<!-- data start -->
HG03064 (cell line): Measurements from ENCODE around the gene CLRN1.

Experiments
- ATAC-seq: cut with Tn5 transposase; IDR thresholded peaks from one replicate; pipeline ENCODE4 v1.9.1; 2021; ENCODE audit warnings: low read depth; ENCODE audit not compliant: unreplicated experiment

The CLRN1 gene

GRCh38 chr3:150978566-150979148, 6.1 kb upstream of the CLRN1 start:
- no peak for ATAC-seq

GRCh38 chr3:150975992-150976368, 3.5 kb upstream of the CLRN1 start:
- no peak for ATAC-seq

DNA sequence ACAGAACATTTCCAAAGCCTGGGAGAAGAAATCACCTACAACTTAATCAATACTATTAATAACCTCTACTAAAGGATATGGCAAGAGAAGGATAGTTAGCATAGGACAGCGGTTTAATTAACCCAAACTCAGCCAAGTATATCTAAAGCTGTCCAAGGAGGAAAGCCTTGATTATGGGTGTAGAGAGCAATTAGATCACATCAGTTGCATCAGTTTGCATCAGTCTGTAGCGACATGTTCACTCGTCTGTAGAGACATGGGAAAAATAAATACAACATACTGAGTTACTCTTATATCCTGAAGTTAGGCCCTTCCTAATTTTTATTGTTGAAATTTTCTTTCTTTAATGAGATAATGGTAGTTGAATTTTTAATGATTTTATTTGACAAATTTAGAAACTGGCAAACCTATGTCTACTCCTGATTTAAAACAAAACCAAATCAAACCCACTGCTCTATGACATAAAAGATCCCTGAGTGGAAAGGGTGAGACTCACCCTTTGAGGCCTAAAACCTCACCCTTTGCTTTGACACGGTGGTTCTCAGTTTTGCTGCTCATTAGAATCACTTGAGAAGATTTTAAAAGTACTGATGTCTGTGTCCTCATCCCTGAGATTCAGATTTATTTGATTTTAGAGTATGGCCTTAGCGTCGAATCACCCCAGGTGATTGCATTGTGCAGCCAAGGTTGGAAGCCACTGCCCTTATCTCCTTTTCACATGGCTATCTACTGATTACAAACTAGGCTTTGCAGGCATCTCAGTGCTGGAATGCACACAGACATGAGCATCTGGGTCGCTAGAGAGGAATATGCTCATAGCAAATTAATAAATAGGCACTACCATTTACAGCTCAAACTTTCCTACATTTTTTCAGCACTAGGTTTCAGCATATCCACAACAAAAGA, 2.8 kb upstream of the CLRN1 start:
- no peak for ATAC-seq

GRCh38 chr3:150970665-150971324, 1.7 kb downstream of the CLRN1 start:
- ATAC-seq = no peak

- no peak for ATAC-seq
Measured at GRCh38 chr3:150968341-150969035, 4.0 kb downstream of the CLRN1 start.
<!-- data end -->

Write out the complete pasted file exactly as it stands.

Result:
HG03064 (cell line): Measurements from ENCODE around the gene CLRN1.

Experiments
- ATAC-seq: cut with Tn5 transposase; IDR thresholded peaks from one replicate; pipeline ENCODE4 v1.9.1; 2021; ENCODE audit warnings: low read depth; ENCODE audit not compliant: unreplicated experiment

The CLRN1 gene

GRCh38 chr3:150978566-150979148, 6.1 kb upstream of the CLRN1 start:
- no peak for ATAC-seq

GRCh38 chr3:150975992-150976368, 3.5 kb upstream of the CLRN1 start:
- no peak for ATAC-seq

DNA sequence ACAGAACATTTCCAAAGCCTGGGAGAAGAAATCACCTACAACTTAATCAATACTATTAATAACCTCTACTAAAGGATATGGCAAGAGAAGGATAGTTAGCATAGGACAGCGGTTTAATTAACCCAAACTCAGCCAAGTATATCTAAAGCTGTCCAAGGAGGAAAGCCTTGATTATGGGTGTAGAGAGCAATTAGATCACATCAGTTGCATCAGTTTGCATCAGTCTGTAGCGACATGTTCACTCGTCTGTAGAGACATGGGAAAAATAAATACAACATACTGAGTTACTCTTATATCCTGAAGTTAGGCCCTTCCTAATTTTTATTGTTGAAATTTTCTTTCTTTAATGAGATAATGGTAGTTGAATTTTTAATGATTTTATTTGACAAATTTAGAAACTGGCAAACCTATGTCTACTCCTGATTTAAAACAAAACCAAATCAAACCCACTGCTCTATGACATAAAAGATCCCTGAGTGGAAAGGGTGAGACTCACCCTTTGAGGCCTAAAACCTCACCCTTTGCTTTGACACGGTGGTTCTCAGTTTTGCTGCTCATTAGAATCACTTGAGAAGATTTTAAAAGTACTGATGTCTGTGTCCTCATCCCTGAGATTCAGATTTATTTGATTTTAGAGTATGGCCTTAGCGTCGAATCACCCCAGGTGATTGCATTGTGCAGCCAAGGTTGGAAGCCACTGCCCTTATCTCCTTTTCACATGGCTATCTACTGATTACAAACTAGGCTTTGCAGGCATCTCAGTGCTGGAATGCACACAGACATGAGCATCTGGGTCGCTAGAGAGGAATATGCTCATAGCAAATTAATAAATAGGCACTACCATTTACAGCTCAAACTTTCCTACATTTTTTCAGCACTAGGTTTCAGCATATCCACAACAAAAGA, 2.8 kb upstream of the CLRN1 start:
- no peak for ATAC-seq

GRCh38 chr3:150970665-150971324, 1.7 kb downstream of the CLRN1 start:
- ATAC-seq = no peak

- no peak for ATAC-seq
Measured at GRCh38 chr3:150968341-150969035, 4.0 kb downstream of the CLRN1 start.